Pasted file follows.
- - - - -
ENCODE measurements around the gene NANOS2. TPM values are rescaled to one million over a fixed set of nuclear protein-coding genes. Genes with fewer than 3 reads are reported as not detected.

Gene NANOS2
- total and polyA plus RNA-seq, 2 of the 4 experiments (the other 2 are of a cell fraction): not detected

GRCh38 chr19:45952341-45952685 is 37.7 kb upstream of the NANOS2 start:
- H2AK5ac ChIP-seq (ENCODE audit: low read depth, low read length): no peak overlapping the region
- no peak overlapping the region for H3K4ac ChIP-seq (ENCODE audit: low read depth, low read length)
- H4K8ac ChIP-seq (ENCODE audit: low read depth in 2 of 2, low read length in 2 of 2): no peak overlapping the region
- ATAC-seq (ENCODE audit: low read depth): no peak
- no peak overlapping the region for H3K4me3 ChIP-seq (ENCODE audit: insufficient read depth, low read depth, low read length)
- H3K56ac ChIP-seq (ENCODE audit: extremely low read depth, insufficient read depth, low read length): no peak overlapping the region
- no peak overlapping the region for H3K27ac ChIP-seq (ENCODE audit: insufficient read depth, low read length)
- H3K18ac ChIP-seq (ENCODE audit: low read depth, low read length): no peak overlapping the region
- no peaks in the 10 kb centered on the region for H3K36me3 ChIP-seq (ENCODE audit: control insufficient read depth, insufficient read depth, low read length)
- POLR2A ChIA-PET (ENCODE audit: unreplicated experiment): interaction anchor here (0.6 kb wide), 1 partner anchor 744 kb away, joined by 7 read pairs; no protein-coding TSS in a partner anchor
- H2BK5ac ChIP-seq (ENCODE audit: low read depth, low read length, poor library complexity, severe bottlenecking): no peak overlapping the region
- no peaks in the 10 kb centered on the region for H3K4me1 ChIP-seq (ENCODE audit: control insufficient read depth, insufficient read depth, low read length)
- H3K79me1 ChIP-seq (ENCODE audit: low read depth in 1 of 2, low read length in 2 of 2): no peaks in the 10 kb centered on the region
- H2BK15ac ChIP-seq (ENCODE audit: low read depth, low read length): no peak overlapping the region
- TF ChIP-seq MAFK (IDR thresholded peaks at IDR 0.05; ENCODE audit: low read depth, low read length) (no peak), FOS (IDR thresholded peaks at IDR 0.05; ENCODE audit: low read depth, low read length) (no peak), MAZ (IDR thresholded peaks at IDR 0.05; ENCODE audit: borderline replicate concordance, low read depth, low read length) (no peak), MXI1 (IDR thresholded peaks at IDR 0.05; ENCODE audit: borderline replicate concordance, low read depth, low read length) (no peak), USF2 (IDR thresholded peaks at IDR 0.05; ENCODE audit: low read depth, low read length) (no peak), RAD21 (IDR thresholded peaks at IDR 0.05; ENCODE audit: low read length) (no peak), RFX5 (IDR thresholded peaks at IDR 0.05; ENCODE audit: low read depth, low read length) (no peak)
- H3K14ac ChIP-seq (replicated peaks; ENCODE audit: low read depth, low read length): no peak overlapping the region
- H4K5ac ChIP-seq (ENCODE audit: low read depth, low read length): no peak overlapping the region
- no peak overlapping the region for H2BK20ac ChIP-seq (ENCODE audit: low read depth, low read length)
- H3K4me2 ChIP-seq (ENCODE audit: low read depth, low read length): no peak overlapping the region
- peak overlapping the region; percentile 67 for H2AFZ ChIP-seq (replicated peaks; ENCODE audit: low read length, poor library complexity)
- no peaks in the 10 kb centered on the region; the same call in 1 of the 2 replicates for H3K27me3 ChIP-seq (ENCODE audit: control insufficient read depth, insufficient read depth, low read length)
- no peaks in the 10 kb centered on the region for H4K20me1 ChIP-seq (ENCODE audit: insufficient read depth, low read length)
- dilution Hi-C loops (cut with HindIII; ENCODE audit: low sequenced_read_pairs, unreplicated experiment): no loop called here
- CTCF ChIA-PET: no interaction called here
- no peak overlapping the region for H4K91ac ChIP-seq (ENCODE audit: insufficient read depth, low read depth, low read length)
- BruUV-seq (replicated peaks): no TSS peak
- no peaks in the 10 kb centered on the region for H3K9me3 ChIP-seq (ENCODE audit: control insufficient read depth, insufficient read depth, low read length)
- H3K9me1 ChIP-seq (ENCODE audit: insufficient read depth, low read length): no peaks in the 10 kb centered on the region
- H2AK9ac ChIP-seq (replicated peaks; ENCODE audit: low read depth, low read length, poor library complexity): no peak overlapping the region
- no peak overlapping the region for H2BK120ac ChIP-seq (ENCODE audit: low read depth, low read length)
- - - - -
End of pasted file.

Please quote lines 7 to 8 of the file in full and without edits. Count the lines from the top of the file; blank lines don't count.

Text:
- H4K8ac ChIP-seq (ENCODE audit: low read depth in 2 of 2, low read length in 2 of 2): no peak overlapping the region
- ATAC-seq (ENCODE audit: low read depth): no peak